U.S. - Pakistan relations, troubled in the best of times, have been unusually rocky of late. A recent cover story in The Atlantic dubbed Pakistan the “Ally from Hell.” CGD’s Study Group on the U.S. Development Strategy in Pakistan argues that the strong U.S. interest in a stable, prosperous Pakistan makes savvy U.S. support for development there more important than ever. In this week’s wonkcast, post-doctoral research fellow Milan Vaishnav and policy analyst Danny Cutherell discuss the recent upsets in U.S.-Pakistan relations and offer practical suggestions, drawn from the CGD Study Group’s report and a recent open letter from CGD president Nancy Birdsall to deputy secretary of state Thomas Nides, which focuses on U.S. support for private sector growth in Pakistan.
Milan and Danny say that little progress has been made in improving the U.S. policy stance towards Pakistan since the Study Group issued its report last June. In fact, the death last year of Ambassador Richard Holbroock, the U.S. special envoy to Pakistan, left it unclear who is in charge of U.S. development strategy in Pakistan, a question Nancy raises in her most recent open letter. Meanwhile, events in Pakistan have soured the view in Congress.
“I think there is an increasing and unfortunate view that it is not in the U.S. interest to foster development in Pakistan,” says Danny. “Recently there has been a sense in Congress that Pakistan is working against us, they’re not helping us achieve our security objectives, and perhaps we should stop giving Pakistan funding all together.” Danny notes that the Kerry, Lugar, Berman (KLB) funding was intended to support long-term development objectives in Pakistan. However, short term security objectives continue to trump these goals, he says.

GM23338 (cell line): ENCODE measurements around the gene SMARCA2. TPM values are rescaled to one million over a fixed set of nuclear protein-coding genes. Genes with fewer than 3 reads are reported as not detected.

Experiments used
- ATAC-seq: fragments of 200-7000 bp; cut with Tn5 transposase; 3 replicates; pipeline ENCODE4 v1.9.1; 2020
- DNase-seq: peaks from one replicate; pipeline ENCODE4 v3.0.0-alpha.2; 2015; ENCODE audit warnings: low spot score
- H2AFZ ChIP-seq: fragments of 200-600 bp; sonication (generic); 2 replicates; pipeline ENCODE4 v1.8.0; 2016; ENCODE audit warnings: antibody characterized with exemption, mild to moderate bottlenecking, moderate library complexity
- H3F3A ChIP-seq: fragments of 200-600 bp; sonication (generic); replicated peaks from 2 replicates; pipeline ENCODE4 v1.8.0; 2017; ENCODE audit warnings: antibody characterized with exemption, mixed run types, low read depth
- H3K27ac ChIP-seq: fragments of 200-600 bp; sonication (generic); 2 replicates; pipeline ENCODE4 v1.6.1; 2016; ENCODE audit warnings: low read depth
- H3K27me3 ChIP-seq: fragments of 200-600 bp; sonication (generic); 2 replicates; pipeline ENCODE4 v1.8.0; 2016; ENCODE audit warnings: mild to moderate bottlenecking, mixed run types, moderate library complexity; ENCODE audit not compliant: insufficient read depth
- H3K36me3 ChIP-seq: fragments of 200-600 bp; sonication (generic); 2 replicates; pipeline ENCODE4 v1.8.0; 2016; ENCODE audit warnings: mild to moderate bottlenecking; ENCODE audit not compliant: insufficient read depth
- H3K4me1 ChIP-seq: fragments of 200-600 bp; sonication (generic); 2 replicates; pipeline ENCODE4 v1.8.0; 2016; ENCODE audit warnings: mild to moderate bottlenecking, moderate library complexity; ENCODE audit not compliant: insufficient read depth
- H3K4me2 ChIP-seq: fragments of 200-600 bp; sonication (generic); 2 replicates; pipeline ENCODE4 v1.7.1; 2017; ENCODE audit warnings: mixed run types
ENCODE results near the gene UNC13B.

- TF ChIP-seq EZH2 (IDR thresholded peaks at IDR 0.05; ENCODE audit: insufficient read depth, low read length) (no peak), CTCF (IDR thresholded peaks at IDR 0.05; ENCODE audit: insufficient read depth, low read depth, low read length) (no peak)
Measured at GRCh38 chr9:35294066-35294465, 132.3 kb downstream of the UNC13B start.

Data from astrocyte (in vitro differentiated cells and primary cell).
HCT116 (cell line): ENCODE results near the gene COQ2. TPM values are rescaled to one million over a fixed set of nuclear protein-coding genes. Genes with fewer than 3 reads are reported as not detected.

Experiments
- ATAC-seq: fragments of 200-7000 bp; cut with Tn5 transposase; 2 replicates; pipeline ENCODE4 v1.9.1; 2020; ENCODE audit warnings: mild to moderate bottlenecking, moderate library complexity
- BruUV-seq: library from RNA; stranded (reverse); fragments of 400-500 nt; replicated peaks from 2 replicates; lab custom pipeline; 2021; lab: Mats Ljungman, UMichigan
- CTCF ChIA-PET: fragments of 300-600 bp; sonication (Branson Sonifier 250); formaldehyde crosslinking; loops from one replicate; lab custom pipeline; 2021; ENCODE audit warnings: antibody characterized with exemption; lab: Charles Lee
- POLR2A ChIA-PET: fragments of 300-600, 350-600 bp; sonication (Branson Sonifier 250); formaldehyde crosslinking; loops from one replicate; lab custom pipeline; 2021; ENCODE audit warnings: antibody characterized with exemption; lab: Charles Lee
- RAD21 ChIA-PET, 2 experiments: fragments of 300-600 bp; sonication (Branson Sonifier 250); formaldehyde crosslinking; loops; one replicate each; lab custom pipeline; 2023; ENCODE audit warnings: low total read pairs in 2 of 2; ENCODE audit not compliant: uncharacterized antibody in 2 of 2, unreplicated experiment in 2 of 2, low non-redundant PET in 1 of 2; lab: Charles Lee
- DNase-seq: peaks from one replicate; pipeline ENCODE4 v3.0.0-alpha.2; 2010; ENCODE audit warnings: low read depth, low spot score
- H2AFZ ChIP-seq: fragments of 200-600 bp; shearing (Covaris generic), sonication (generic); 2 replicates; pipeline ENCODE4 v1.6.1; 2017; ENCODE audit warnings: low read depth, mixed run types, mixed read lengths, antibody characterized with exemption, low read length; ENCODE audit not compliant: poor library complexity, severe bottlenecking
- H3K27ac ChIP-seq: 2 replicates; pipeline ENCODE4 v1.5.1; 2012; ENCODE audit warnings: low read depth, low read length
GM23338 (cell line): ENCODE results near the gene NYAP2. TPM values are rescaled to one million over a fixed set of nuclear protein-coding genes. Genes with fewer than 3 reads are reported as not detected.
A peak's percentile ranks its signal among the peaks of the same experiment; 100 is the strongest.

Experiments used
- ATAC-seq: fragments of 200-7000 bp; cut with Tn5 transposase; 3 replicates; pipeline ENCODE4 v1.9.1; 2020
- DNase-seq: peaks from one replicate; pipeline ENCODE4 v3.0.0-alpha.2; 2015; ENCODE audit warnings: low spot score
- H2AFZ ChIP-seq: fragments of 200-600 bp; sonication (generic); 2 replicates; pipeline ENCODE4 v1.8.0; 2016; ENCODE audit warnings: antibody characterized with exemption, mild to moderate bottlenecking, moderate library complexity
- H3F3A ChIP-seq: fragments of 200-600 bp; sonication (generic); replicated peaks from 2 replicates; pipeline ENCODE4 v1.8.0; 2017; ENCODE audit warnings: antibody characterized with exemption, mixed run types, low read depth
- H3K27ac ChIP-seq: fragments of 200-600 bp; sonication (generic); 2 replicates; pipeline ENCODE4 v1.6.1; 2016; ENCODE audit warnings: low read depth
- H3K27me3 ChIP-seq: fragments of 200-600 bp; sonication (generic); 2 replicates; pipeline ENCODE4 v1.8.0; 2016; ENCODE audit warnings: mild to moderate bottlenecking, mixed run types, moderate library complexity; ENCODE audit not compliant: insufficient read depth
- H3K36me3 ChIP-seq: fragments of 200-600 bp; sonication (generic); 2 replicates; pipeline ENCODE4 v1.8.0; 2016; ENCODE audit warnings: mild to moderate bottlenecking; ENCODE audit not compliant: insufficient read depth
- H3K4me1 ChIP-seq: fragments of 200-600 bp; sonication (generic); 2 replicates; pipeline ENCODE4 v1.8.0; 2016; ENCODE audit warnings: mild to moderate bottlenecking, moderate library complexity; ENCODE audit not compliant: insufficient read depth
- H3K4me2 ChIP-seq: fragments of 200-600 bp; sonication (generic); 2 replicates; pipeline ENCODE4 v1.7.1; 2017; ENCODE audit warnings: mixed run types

“It's not clear who is in charge and how they’re supposed to lead,” Danny adds. “In order to have a really successful development program we would like to see a small number of things that both the U.S. government and the Pakistani government can say ‘this is what we're trying to achieve, and when we achieve these things that is when we will have reached success.’”
Milan unpacks the recommendations from the recent open letter – such as expanding market access for all Pakistani goods instead of limiting such tariff cuts to impractical reconstruction opportunity zones (ROZs) in Pakistan’s most troubled regions. The Study Group has argued that the ROZs would attract few investors, have little impact on Pakistan’s economy, and would reinforce the notion that the United States is only interested in pacifying the border lands – a short-term security strategy.
“Let’s just forget about the ROZs,” Milan says. “The Pakistanis don't want it, they're not excited about it, we don't think it makes a lot of sense. If we want to reset the relationship, why don't we focus on something they really want.”
We end our Wonkcast with a possibly controversial idea that Milan and Danny say the Pakistanis are excited about – moving ahead with the proposed Diamer-Basha dam, a hydro-electric and flood control project in a remote mountain area that Danny, who grew up in Pakistan, calls “high-altitude desert.” Joining with other donors to support the dam “would show we have a long term interest in helping to serve the interest of the Pakistani people,” says Milan.
If you have iTunes, you can subscribe to get new episodes delivered straight to your computer every week. My thanks to Alexandra Gordon and Ness Savedoff for their production assistance on the Wonkcast recording and to Alexandra Gordon for assistance in drafting this blog post.